Vacuum coating technology has revolutionized many products, from electronics to automobile parts. But what has made this technology so innovative that it has impacted every industry, down to the medical field? Through this blog, you will learn the great influence of vacuum technology and how the coating branch has developed over the ages. Let’s get our notepads and pens ready to learn the history of vacuum coating technology.
What Is Vacuum Coating Technology?
In a nutshell, vacuum coating also goes by the name of thin-film deposition. Moreover, this technology uses a vacuum chamber to apply a paper-thin layer of coating onto a substrate’s surface. The coating prevents the object’s ground from wearing down.
Why Do We Use a Vacuum While Doing Coatings?
Vacuum technology does two things to ensure the coating process is successful. When a vacuum is inserted into the chamber, it provides a straight path for atoms to arrive without scattering so they can adhere to the material without struggle. It also cleans the surface before the particles enter the space, so there is no unstable layer when attempting to stick.
The History of Vacuum Coating Technology Before 1800
Why do we use vacuums the way we do these days? It all came from the great minds of scientists and other significant influences at the birth of vacuum coating technology. Let’s go through the time vacuum and explore what Descartes and Galileo did to develop and inspire advancements in this innovative technology.
Descartes’s Influence (1596–1650)
Descartes believed that space and matter were identical; therefore, the existence of a vacuum is impossible. The disbelief in the possibility of a vacuum or empty space led to many studying what would now be called mechanics. Specifically, people studied the mechanics of how one existential plane could exist while another didn’t.
Galileo Galilei’s Influence (1564–1642)
Galileo Galilei was impressed by this theory and applied Descartes’s beliefs to his practice. His studies eventually influenced Isaac Newton. Later, it was proved that air has weight and density; therefore, air would be considered a substance since it holds weight.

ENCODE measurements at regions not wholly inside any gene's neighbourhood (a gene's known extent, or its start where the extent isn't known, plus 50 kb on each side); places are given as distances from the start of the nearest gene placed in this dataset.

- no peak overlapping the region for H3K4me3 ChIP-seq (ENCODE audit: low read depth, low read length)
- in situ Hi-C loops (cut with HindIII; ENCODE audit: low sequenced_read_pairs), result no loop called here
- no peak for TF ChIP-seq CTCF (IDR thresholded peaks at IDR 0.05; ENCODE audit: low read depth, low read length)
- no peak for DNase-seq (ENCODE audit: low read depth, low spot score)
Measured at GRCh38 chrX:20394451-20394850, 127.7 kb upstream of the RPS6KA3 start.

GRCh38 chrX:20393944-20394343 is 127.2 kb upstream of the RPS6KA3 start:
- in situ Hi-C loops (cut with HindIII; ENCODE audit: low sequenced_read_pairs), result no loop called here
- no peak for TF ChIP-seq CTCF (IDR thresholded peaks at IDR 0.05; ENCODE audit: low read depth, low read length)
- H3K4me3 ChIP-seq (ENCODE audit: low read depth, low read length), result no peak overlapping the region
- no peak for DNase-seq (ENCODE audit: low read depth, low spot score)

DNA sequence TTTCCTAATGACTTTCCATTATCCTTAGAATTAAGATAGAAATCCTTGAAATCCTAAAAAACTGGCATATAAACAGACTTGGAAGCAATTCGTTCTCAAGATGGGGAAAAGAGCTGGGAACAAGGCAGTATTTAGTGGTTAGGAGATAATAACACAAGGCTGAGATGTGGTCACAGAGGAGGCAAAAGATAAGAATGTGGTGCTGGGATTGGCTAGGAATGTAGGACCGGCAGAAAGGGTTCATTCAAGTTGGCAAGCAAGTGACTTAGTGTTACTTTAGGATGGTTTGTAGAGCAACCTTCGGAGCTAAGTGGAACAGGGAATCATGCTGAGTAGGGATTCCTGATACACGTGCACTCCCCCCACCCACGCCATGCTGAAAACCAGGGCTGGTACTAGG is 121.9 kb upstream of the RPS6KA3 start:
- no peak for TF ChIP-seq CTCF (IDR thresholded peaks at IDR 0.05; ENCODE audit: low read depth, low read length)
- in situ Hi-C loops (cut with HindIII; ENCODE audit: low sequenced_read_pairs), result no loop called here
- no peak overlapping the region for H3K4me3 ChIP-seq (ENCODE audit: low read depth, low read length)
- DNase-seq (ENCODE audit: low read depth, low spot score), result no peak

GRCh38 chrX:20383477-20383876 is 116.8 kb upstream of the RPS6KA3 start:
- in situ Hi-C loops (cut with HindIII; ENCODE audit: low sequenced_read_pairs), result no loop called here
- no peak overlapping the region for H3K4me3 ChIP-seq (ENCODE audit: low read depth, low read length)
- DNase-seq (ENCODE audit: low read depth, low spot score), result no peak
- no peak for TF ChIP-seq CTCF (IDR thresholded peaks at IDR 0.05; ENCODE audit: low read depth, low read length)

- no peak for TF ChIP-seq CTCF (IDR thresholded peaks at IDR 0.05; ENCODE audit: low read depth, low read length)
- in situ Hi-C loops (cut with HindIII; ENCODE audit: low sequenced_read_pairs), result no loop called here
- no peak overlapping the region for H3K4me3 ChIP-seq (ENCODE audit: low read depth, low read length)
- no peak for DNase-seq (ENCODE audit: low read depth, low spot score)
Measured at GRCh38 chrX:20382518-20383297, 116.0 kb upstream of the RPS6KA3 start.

The History of Vacuum Coating Technology After 1800
The great influences of Descartes, Galileo, and many others have further developed vacuum technology through the 1800s and beyond. Here is the timeline of Pieter von Clausing’s influence on vacuum coating technology.
Pieter von Clausing’s Influence (1898–1994)
Pieter von Clausing’s kinetic theory of gases was the idea that a large number of identical atoms or molecules are at a constant rapid rate of motion. This theory heavily influenced the lamp industry. The theory von Clausing and other partners developed also assisted in creating the gauge, which was considered a measure of a physical quantity at the time.
The History of Vacuum Coating Technology in the 20th Century
Major influence carried over from the kinetic gas theory and the rest of vacuum technology history. This allowed great minds like Wolfgang Gaede and Irving Langmuir to lay out bigger improvements to the history of vacuum technology.
Wolfgang Gaede (1878–1945) invented the mercury pump, which used the chloralkali electrolysis process to transfer mercury into a chamber that crosses over the bottom of an electrolysis cell. Sometime after the invention of the mercury pump, Irving Langmuir (1881–1957) worked on incandescent pumps with gas.
The gas ignited light onto an incandescent filament—this process happens when nitrogen gas is placed inside a bulb and twisted in the filament to create tungsten vaporization. This is how the Nernst lamp came to fruition—though it is obsolete, the design is still used today.